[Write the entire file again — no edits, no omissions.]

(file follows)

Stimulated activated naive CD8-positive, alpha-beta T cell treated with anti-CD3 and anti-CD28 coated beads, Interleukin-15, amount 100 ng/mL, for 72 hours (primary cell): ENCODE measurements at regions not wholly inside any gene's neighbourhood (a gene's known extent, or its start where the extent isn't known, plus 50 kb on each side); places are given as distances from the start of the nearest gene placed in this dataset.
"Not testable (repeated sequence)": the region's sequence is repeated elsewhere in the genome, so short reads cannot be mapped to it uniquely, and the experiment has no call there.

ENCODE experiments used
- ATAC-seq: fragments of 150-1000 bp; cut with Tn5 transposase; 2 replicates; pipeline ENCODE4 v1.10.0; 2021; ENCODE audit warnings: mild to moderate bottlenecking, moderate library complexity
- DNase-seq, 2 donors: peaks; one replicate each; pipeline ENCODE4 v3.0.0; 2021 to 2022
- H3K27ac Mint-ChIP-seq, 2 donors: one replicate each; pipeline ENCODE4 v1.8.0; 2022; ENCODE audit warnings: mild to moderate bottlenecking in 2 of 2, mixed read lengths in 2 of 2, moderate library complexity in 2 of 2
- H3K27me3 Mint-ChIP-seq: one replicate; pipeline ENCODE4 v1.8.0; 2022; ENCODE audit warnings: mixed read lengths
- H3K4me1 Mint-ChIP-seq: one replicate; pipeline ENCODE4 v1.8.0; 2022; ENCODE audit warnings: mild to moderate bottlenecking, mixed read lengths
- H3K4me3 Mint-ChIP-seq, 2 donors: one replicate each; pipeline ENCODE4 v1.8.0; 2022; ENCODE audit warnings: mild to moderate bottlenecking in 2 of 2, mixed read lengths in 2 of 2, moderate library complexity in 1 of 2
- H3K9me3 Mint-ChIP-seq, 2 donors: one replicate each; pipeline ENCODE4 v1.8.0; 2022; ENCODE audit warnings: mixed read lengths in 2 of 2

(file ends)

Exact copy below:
Stimulated activated naive CD8-positive, alpha-beta T cell treated with anti-CD3 and anti-CD28 coated beads, Interleukin-15, amount 100 ng/mL, for 72 hours (primary cell): ENCODE measurements at regions not wholly inside any gene's neighbourhood (a gene's known extent, or its start where the extent isn't known, plus 50 kb on each side); places are given as distances from the start of the nearest gene placed in this dataset.
"Not testable (repeated sequence)": the region's sequence is repeated elsewhere in the genome, so short reads cannot be mapped to it uniquely, and the experiment has no call there.

ENCODE experiments used
- ATAC-seq: fragments of 150-1000 bp; cut with Tn5 transposase; 2 replicates; pipeline ENCODE4 v1.10.0; 2021; ENCODE audit warnings: mild to moderate bottlenecking, moderate library complexity
- DNase-seq, 2 donors: peaks; one replicate each; pipeline ENCODE4 v3.0.0; 2021 to 2022
- H3K27ac Mint-ChIP-seq, 2 donors: one replicate each; pipeline ENCODE4 v1.8.0; 2022; ENCODE audit warnings: mild to moderate bottlenecking in 2 of 2, mixed read lengths in 2 of 2, moderate library complexity in 2 of 2
- H3K27me3 Mint-ChIP-seq: one replicate; pipeline ENCODE4 v1.8.0; 2022; ENCODE audit warnings: mixed read lengths
- H3K4me1 Mint-ChIP-seq: one replicate; pipeline ENCODE4 v1.8.0; 2022; ENCODE audit warnings: mild to moderate bottlenecking, mixed read lengths
- H3K4me3 Mint-ChIP-seq, 2 donors: one replicate each; pipeline ENCODE4 v1.8.0; 2022; ENCODE audit warnings: mild to moderate bottlenecking in 2 of 2, mixed read lengths in 2 of 2, moderate library complexity in 1 of 2
- H3K9me3 Mint-ChIP-seq, 2 donors: one replicate each; pipeline ENCODE4 v1.8.0; 2022; ENCODE audit warnings: mixed read lengths in 2 of 2